Once upon an innovation: How to create compelling impact stories and drive change

Photo: WFP/Joerg Koch


Storytelling is as ancient as humanity itself. I will never forget my great grandfather’s stories narrating about wars and hardship, food, agriculture, family, community and joy. His voice and expressions were magnetic, and his stories are still as sharp now as when they were told over 20 years ago.

Impact story

An impact story is a powerful way to show the positive impact of your innovation on the community that it serves.

  • Share progress and the journey so far. This could be for fundraising, advocacy and digital communications activities.
  • Design and iterate. This could be to set a strategy, design for users, business modelling and implementing your pilot initiative.
  • Make better decisions. This could be for governance issues like strategy, risk, legals and financials, and to think about the power and decisions required of the community impacted.
  • Advocate for your community. This could be for users and reporting requirements, e.g. driven by the United Nations Sustainable Development Goals.
  • Continuously learn. This could be to grow your team, fail forward, navigate complexity and influence the systems you are engaged with.

Impact story framework

In returning to the question of how to tell the story of an innovation, I offer you a framework to use when you think about the relevance of an impact story. I have one tip from over 10 years of working in this field. Be proactive and fill in a framework like this today. It is urgent and important.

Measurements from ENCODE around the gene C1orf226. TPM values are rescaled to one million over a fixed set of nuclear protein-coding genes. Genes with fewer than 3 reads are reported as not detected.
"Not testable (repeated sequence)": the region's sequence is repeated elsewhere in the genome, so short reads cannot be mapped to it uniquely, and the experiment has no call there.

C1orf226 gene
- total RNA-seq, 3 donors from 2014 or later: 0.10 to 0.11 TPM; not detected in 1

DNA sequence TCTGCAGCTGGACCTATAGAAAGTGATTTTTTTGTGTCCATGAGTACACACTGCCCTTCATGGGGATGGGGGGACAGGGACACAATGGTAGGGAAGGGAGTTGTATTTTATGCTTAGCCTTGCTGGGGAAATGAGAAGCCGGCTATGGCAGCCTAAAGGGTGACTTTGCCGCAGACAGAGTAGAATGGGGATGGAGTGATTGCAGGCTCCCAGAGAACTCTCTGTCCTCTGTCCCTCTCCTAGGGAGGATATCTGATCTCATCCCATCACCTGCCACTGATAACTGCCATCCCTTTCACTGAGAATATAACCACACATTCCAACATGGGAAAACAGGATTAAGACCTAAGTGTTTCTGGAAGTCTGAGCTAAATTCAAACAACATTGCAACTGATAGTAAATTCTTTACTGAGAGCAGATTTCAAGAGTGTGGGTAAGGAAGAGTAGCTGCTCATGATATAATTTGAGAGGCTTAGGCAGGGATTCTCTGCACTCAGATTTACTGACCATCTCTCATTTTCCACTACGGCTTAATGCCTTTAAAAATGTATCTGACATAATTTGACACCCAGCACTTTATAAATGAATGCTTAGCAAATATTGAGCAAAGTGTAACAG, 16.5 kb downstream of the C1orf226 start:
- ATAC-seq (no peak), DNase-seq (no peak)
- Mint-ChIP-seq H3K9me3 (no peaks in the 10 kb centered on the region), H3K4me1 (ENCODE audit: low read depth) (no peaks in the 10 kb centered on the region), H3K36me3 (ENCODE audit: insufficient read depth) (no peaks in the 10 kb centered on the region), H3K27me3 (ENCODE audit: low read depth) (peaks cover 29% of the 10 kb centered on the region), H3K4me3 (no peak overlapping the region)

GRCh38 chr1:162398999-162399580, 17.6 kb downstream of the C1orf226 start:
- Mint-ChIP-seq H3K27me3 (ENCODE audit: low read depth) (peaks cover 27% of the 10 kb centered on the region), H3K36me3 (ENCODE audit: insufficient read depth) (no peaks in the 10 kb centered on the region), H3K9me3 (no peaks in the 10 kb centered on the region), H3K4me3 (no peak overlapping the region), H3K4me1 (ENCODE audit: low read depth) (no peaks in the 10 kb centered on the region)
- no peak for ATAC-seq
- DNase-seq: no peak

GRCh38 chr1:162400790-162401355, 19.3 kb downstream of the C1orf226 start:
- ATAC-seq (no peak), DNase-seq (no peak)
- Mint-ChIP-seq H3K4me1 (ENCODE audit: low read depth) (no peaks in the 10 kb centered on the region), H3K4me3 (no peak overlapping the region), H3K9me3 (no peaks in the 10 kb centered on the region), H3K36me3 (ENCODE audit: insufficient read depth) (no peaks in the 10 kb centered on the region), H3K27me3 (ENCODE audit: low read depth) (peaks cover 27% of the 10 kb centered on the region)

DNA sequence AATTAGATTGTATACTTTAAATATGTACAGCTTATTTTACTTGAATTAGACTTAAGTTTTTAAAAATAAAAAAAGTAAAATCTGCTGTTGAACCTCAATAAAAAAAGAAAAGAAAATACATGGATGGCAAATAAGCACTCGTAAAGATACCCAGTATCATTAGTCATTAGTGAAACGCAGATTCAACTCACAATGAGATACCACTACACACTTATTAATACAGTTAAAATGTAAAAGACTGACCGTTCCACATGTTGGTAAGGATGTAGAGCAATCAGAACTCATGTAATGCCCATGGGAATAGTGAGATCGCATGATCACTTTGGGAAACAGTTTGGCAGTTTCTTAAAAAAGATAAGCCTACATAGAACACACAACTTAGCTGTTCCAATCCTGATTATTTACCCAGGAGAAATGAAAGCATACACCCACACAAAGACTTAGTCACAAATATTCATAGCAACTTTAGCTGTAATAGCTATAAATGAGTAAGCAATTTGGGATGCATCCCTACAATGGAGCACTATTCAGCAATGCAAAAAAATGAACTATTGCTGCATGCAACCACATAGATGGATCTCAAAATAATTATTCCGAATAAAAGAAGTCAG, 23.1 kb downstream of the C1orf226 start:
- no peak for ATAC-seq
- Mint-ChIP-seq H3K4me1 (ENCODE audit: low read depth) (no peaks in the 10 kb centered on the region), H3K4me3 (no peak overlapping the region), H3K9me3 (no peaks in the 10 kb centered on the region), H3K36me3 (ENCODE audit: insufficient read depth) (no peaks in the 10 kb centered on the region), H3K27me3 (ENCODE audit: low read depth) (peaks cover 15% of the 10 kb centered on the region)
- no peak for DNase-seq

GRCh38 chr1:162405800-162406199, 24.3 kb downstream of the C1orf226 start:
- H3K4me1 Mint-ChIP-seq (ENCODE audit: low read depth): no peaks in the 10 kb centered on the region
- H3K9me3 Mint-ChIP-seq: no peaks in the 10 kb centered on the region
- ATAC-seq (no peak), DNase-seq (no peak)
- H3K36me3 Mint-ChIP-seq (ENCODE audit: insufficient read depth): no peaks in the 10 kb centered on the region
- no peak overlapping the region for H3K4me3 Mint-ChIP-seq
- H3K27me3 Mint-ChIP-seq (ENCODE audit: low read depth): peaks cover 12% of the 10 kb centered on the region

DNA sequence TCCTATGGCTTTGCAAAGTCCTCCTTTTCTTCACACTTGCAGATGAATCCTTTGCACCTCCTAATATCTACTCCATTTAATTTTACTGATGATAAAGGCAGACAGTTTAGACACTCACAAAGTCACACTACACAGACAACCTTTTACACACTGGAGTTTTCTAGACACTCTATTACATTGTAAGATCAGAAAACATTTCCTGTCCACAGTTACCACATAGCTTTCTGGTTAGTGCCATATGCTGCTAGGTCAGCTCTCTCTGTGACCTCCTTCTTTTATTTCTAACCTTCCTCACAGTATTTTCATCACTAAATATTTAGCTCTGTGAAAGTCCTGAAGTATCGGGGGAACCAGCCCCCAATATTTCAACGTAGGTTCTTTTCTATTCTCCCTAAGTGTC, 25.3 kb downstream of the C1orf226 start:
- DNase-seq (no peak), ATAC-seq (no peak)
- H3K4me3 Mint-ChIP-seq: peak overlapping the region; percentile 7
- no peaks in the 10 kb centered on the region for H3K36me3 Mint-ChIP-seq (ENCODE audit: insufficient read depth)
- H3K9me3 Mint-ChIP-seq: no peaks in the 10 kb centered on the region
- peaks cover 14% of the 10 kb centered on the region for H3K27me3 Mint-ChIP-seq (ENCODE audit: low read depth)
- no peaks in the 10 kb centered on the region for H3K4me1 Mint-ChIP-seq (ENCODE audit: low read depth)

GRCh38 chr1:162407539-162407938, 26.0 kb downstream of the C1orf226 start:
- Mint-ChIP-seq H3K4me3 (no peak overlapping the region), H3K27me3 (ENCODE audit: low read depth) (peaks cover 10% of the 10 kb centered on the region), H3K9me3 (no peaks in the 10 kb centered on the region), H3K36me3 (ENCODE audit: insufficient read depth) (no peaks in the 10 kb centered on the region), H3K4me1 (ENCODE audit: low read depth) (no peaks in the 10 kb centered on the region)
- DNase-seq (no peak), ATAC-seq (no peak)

Now is the era of impact stories — the ability for an innovator to be bold, real and principled in their storytelling.

Your first draft is just that, a draft. You can change it, seek feedback and test and try it in different ways over time. The outcomes of this may empower you to feel secure, so that you can be creative, think of imagery, film and art, capture the right information, and ultimately, bring your vision to life.

  • What is the range of users, sectors and stories you cover?
  • What time frame are you referring to?
  • What is out of scope? This one is helpful to narrow your focus.
  • What is the one sentence they use to describe your innovation?
  • What is the one fact or piece of data they reference?
  • What is the call to action the audience remembers? e.g. Is it awareness, education and knowledge, driving them to act or change behaviour or something else?
  • Can you name the tribe or organisation?
  • Can you list the 3–5 people or roles that have influence?
  • How do you plan to reach them? i.e. the communication channels.
  • What are the keywords or pattern language that they care about?
  • What do you want your target audience to think, feel and do after learning of your impact story? For example, this could be clarity on your innovation, a roadmap of action to engage with you, or insights and inspiration from your work.

Looking ahead

Innovators in their nature are visionary, bold risk-takers. They have traditionally faced challenges of resource scarcity — money, time, and awareness of their work. Now, with the global pandemic fundamentally changing the way stories are shared, we are truly in the era of impact storytelling.



Get the Medium app

A button that says 'Download on the App Store', and if clicked it will lead you to the iOS App store
A button that says 'Get it on, Google Play', and if clicked it will lead you to the Google Play store
WFP Innovation Accelerator

WFP Innovation Accelerator


Sourcing, supporting and scaling high-impact innovations to disrupt hunger.